Bill and I were about the same age. Regrettably, once you tum about 55, you start noticing friends disappearing. And the pace picks up as time goes by – assuming you’re one of those still in a position to notice. Even now, his absence takes me by surprise.
I don’t recall exactly when we met. The earliest contact I remember was when, by telephone, he told me he was think- ing of starting Liberty and asked me to be a senior editor. I agreed, but without voicing my reservations about the project, figuring it was likely to be just another libertarian pipe- dream which, if it survived, would become a black hole for money. Well, I was wrong, because I didn’t know Bill well enough to fully appreciate his abilities. The magazine has grown into what I consider.one of the best intellectual journals in the country, and absolutely the best of those with a libertarian bent. I only regret that I never delivered the first article he asked me to do, on my adventures riding the rails as a yuppie hobo.
The time I recall best with Bill was spending a couple of days “in the wind” in the environs of Port Townsend, dodging logging trucks on our motorcycles. He may be remembered foremost as a great editor, but I’ll remember him as an excellent rider.
Where is he now? Just returned to dust? Maybe. Floating incorporeally in the ether? Maybe. On his way to reincarnating?· Maybe. Burning in the eternal fires of a neocon hell for not being an adequately righteous ‘merkun? I think not; in my opinion, Bill was an exemplar of public and private virtue. Singing eternally with the angels in the choir invisible? Not his style.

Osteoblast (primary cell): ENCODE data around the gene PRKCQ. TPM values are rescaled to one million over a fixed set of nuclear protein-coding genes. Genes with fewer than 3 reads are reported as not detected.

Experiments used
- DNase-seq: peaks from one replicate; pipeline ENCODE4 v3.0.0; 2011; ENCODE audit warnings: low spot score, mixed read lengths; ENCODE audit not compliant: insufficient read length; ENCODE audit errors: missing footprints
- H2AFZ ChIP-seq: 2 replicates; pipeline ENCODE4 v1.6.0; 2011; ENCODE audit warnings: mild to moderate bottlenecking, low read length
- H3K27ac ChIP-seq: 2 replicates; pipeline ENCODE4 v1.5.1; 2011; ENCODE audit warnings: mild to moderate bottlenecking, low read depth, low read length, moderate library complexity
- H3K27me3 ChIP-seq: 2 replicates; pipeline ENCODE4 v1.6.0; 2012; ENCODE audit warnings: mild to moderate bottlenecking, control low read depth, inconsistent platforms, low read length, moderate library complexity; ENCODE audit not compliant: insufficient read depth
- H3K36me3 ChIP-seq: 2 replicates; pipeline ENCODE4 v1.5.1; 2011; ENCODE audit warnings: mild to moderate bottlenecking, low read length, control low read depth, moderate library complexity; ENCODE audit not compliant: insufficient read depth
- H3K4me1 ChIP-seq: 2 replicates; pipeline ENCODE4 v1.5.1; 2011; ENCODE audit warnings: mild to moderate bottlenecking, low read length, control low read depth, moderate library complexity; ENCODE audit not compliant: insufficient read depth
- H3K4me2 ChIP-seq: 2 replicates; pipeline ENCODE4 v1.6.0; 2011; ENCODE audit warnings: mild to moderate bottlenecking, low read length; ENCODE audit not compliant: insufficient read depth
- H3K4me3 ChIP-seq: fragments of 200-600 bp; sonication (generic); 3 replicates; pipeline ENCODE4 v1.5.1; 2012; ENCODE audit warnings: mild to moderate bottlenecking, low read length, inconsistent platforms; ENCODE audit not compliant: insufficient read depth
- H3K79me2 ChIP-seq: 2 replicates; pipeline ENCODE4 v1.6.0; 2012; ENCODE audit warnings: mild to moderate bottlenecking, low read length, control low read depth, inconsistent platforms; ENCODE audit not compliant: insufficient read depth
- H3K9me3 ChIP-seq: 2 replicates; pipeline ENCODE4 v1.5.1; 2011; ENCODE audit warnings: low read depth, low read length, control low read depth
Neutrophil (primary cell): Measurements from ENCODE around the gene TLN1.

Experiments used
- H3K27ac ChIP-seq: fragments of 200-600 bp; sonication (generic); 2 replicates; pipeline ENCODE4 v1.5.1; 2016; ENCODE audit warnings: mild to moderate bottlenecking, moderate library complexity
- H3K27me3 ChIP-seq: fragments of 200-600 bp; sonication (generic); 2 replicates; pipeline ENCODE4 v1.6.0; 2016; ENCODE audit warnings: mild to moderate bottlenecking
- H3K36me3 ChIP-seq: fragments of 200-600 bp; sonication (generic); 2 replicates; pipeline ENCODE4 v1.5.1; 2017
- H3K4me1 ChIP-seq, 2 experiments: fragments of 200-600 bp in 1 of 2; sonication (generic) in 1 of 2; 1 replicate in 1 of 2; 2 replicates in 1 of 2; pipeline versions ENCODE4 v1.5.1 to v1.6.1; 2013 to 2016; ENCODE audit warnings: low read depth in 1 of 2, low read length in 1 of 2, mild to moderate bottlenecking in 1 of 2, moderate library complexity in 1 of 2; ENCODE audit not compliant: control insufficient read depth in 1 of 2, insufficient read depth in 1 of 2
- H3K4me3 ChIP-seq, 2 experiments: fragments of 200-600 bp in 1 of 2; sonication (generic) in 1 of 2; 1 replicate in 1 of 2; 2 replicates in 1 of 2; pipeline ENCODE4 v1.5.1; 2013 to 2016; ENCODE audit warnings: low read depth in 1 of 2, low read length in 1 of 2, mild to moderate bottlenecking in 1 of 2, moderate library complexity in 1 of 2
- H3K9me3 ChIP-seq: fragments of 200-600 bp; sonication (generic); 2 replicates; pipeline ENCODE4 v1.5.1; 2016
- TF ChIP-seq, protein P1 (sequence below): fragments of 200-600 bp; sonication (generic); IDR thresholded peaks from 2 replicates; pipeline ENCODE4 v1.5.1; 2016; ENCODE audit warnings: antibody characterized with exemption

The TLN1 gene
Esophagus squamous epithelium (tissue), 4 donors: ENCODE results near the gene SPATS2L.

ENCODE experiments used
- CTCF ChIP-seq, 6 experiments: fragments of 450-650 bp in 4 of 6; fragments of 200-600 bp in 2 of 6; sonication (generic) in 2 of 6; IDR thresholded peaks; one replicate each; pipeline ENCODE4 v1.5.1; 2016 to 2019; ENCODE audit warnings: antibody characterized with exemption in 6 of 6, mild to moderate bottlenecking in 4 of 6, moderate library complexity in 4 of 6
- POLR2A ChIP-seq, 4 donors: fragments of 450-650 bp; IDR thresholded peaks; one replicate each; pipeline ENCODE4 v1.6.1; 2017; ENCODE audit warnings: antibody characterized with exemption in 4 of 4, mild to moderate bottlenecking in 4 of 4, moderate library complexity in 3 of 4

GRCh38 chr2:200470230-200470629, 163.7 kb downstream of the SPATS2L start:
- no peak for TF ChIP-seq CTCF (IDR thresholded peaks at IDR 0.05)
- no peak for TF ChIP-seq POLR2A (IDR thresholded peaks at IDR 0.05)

I often talked practical, applied philosophy with Bill – meaning religion and politics, but mostly politics. His views on these things were empirical. He liked to see the evidence for a given view, although he would listen to even delusional takes on reality, simply because he was intellectually curious.
And intellectually honest. Although his values were as solidly libertarian as anyone’s I can think of, he was, for instance, perfectly willing to pursue and expose what appeared to be irregularities in the Libertarian Party. Not because he wanted to, but because it was right.
One other thing. Bill was, unlike many libertarian intellectuals, financially successful. It always amused him that a class of people who, arguably, understand money and the economy better than any others (including most university professors and financial pundits), seemed to have less money than anyone else this side of the welfare lines. It was nice to see someone not only talk the talk but walk the walk.
It seems to me we conduct memorials more for the benefit of the living than for the benefit of the departed. And that’s fine, in that it offers an opportunity for self-assessment. Like almost everyone who knew Bill Bradford, I’m really sorry he’s no longer here. He was a good guy. The fact is that most people live and die without leaving a trace. When some people are gone, the most appropriate, even charitable, thought is “Good riddance.” Others, like Bill, leave a real void because they leave us so much good to remember. And along with the remembrance of a truly decent human being, which itself is something of value, he left us Liberty.
As an epitaph, I urge what he seemed to suggest in one of his last emails: Bradford dies. Liberty lives!